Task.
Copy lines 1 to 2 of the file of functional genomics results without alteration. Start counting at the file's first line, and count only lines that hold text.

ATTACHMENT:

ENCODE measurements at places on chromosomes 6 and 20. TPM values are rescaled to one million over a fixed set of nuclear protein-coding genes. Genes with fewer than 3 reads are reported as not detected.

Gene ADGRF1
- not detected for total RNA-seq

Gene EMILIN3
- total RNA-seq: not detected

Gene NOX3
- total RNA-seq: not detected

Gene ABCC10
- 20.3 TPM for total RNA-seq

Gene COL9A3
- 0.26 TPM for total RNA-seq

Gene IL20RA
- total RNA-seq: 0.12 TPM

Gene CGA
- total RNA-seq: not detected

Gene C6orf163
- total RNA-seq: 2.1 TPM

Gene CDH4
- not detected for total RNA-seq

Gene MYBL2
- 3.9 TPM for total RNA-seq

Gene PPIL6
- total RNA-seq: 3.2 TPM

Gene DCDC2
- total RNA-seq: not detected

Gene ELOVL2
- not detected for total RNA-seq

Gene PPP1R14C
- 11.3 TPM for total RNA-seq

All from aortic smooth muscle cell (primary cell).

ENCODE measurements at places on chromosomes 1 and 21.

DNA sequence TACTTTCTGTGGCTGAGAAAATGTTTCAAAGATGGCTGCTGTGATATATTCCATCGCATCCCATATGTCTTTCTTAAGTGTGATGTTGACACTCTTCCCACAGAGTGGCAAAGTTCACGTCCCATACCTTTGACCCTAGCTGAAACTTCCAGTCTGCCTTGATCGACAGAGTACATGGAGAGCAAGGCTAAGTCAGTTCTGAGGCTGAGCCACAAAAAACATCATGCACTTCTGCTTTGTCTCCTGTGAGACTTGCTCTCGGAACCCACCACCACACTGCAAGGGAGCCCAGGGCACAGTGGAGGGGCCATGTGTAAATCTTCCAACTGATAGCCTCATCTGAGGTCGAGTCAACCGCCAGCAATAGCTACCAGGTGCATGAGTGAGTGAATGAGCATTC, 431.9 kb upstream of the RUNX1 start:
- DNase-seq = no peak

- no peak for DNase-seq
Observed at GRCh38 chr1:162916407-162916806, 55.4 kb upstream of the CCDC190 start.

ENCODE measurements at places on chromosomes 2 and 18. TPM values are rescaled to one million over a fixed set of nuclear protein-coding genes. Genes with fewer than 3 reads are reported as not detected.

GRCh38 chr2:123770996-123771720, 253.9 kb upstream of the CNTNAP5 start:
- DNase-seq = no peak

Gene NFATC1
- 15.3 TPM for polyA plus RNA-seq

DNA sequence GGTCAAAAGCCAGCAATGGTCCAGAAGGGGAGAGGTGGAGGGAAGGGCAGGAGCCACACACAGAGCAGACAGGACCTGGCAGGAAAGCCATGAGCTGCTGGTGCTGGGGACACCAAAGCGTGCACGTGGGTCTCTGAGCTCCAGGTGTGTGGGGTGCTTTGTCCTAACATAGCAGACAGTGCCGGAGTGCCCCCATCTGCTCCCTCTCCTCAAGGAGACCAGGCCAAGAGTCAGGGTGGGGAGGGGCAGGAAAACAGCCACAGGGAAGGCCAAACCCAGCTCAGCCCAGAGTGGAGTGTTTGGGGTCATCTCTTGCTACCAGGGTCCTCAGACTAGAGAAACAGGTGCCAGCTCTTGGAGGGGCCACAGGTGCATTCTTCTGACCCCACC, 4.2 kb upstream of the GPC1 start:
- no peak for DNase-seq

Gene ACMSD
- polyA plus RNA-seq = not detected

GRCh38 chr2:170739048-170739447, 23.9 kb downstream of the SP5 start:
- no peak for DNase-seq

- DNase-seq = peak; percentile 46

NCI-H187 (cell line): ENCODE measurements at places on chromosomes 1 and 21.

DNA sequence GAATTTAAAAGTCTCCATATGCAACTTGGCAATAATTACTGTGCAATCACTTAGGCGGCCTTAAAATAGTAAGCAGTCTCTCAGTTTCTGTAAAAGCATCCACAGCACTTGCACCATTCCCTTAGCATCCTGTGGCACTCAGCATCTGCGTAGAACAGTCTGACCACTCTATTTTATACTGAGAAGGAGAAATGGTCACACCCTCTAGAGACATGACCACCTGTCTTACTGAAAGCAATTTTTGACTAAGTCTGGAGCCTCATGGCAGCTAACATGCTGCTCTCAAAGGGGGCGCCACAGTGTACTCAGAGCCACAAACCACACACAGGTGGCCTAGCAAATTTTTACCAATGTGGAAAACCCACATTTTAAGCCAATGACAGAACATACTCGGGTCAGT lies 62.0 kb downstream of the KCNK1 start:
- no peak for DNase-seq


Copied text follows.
ENCODE measurements at places on chromosomes 6 and 20. TPM values are rescaled to one million over a fixed set of nuclear protein-coding genes. Genes with fewer than 3 reads are reported as not detected.

Gene ADGRF1